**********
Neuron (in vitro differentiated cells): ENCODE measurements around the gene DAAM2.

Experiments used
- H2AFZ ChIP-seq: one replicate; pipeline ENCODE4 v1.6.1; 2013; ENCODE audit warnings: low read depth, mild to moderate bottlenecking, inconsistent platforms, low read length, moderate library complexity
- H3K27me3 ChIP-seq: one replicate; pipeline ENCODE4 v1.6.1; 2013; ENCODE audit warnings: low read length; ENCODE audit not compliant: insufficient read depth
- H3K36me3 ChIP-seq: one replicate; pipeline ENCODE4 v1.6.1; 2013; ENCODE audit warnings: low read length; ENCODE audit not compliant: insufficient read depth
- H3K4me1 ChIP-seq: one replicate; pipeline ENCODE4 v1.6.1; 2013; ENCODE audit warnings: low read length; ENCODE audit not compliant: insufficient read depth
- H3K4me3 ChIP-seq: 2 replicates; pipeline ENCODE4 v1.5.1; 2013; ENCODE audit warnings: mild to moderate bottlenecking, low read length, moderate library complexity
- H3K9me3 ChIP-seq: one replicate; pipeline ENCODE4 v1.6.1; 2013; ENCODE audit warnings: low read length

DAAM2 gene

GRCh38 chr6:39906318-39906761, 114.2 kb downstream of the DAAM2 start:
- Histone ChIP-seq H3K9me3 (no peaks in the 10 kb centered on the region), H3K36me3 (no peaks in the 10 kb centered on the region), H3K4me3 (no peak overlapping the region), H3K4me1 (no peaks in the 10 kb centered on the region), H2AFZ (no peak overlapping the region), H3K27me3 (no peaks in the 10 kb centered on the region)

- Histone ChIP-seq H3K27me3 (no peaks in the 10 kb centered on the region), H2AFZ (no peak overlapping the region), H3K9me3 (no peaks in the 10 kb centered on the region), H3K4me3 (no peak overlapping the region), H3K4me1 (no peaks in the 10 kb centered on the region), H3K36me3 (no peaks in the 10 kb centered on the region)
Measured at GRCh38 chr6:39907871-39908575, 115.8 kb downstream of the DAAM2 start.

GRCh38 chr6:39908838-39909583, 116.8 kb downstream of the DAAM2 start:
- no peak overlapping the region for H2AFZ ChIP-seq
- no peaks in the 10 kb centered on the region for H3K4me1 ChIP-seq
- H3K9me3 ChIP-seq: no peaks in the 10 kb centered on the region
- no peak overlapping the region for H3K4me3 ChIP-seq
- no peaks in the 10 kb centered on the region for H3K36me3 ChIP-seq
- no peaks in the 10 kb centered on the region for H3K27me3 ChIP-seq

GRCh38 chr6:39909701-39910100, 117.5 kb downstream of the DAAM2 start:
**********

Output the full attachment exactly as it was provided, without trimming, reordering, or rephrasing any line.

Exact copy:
Neuron (in vitro differentiated cells): ENCODE measurements around the gene DAAM2.

Experiments used
- H2AFZ ChIP-seq: one replicate; pipeline ENCODE4 v1.6.1; 2013; ENCODE audit warnings: low read depth, mild to moderate bottlenecking, inconsistent platforms, low read length, moderate library complexity
- H3K27me3 ChIP-seq: one replicate; pipeline ENCODE4 v1.6.1; 2013; ENCODE audit warnings: low read length; ENCODE audit not compliant: insufficient read depth
- H3K36me3 ChIP-seq: one replicate; pipeline ENCODE4 v1.6.1; 2013; ENCODE audit warnings: low read length; ENCODE audit not compliant: insufficient read depth
- H3K4me1 ChIP-seq: one replicate; pipeline ENCODE4 v1.6.1; 2013; ENCODE audit warnings: low read length; ENCODE audit not compliant: insufficient read depth
- H3K4me3 ChIP-seq: 2 replicates; pipeline ENCODE4 v1.5.1; 2013; ENCODE audit warnings: mild to moderate bottlenecking, low read length, moderate library complexity
- H3K9me3 ChIP-seq: one replicate; pipeline ENCODE4 v1.6.1; 2013; ENCODE audit warnings: low read length

DAAM2 gene

GRCh38 chr6:39906318-39906761, 114.2 kb downstream of the DAAM2 start:
- Histone ChIP-seq H3K9me3 (no peaks in the 10 kb centered on the region), H3K36me3 (no peaks in the 10 kb centered on the region), H3K4me3 (no peak overlapping the region), H3K4me1 (no peaks in the 10 kb centered on the region), H2AFZ (no peak overlapping the region), H3K27me3 (no peaks in the 10 kb centered on the region)

- Histone ChIP-seq H3K27me3 (no peaks in the 10 kb centered on the region), H2AFZ (no peak overlapping the region), H3K9me3 (no peaks in the 10 kb centered on the region), H3K4me3 (no peak overlapping the region), H3K4me1 (no peaks in the 10 kb centered on the region), H3K36me3 (no peaks in the 10 kb centered on the region)
Measured at GRCh38 chr6:39907871-39908575, 115.8 kb downstream of the DAAM2 start.

GRCh38 chr6:39908838-39909583, 116.8 kb downstream of the DAAM2 start:
- no peak overlapping the region for H2AFZ ChIP-seq
- no peaks in the 10 kb centered on the region for H3K4me1 ChIP-seq
- H3K9me3 ChIP-seq: no peaks in the 10 kb centered on the region
- no peak overlapping the region for H3K4me3 ChIP-seq
- no peaks in the 10 kb centered on the region for H3K36me3 ChIP-seq
- no peaks in the 10 kb centered on the region for H3K27me3 ChIP-seq

GRCh38 chr6:39909701-39910100, 117.5 kb downstream of the DAAM2 start: